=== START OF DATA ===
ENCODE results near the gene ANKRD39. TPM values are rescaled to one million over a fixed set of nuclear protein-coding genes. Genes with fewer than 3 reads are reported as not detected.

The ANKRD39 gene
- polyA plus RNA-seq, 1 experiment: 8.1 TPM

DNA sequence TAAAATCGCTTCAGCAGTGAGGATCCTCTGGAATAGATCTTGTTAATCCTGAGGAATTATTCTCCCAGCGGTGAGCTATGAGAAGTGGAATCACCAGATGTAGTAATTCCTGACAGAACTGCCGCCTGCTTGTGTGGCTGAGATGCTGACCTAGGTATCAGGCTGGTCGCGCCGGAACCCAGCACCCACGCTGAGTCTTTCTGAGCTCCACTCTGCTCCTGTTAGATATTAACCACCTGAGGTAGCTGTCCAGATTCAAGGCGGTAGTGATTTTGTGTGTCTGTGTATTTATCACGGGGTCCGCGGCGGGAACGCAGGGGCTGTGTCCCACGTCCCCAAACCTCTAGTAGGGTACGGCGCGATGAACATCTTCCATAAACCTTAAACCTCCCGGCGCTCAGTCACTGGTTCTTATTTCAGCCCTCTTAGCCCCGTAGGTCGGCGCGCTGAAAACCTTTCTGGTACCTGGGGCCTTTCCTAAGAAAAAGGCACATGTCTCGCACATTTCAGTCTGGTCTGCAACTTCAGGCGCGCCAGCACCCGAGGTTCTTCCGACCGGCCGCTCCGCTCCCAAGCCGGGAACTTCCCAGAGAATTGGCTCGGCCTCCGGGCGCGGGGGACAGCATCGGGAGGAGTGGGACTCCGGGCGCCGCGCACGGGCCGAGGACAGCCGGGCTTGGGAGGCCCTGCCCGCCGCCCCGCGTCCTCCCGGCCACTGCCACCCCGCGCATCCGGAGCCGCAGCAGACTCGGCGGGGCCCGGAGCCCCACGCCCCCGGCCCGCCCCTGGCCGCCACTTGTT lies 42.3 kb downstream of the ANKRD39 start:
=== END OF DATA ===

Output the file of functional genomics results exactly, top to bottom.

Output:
ENCODE results near the gene ANKRD39. TPM values are rescaled to one million over a fixed set of nuclear protein-coding genes. Genes with fewer than 3 reads are reported as not detected.

The ANKRD39 gene
- polyA plus RNA-seq, 1 experiment: 8.1 TPM

DNA sequence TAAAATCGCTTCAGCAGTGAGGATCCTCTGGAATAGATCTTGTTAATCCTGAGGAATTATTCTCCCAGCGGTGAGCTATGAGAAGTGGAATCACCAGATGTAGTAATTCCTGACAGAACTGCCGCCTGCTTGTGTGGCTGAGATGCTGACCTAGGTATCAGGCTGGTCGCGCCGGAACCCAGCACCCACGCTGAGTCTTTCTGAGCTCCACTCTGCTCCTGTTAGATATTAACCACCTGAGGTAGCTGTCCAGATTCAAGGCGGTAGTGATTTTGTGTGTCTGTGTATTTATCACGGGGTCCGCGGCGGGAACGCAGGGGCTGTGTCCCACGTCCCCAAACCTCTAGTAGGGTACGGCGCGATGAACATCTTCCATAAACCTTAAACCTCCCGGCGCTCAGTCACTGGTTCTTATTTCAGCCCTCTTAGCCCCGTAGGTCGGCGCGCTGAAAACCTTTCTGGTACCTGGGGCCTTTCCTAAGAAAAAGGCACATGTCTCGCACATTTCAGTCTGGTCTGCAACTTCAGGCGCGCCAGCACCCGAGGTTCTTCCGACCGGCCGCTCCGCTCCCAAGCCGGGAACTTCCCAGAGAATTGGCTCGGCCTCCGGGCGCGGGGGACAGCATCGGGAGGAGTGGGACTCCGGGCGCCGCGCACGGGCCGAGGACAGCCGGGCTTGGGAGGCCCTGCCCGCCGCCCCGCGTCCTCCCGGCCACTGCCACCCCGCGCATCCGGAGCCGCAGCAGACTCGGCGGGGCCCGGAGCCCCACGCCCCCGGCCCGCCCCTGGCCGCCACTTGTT lies 42.3 kb downstream of the ANKRD39 start: